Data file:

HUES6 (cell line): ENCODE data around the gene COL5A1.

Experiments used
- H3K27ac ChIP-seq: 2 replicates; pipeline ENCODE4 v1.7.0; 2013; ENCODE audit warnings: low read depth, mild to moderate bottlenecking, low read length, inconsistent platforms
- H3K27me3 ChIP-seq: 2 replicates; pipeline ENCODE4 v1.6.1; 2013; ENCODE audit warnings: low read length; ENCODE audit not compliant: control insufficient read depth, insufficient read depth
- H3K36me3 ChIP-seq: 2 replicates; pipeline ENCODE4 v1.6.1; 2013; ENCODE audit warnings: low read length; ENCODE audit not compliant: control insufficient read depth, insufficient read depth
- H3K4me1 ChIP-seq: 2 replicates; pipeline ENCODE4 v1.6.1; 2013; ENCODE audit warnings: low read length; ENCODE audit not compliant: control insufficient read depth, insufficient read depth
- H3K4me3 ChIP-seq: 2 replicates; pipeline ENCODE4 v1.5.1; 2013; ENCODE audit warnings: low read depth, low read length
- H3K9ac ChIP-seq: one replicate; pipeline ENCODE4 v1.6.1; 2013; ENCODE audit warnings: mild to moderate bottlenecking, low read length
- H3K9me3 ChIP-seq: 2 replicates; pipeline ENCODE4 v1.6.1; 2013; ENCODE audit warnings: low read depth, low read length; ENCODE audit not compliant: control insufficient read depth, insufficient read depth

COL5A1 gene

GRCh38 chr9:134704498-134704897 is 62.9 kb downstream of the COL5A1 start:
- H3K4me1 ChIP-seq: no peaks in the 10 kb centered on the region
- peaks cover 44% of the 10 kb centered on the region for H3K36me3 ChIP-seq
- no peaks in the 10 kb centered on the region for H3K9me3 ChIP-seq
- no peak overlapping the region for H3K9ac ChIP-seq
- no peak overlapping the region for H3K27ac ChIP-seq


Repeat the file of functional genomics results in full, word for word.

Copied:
HUES6 (cell line): ENCODE data around the gene COL5A1.

Experiments used
- H3K27ac ChIP-seq: 2 replicates; pipeline ENCODE4 v1.7.0; 2013; ENCODE audit warnings: low read depth, mild to moderate bottlenecking, low read length, inconsistent platforms
- H3K27me3 ChIP-seq: 2 replicates; pipeline ENCODE4 v1.6.1; 2013; ENCODE audit warnings: low read length; ENCODE audit not compliant: control insufficient read depth, insufficient read depth
- H3K36me3 ChIP-seq: 2 replicates; pipeline ENCODE4 v1.6.1; 2013; ENCODE audit warnings: low read length; ENCODE audit not compliant: control insufficient read depth, insufficient read depth
- H3K4me1 ChIP-seq: 2 replicates; pipeline ENCODE4 v1.6.1; 2013; ENCODE audit warnings: low read length; ENCODE audit not compliant: control insufficient read depth, insufficient read depth
- H3K4me3 ChIP-seq: 2 replicates; pipeline ENCODE4 v1.5.1; 2013; ENCODE audit warnings: low read depth, low read length
- H3K9ac ChIP-seq: one replicate; pipeline ENCODE4 v1.6.1; 2013; ENCODE audit warnings: mild to moderate bottlenecking, low read length
- H3K9me3 ChIP-seq: 2 replicates; pipeline ENCODE4 v1.6.1; 2013; ENCODE audit warnings: low read depth, low read length; ENCODE audit not compliant: control insufficient read depth, insufficient read depth

COL5A1 gene

GRCh38 chr9:134704498-134704897 is 62.9 kb downstream of the COL5A1 start:
- H3K4me1 ChIP-seq: no peaks in the 10 kb centered on the region
- peaks cover 44% of the 10 kb centered on the region for H3K36me3 ChIP-seq
- no peaks in the 10 kb centered on the region for H3K9me3 ChIP-seq
- no peak overlapping the region for H3K9ac ChIP-seq
- no peak overlapping the region for H3K27ac ChIP-seq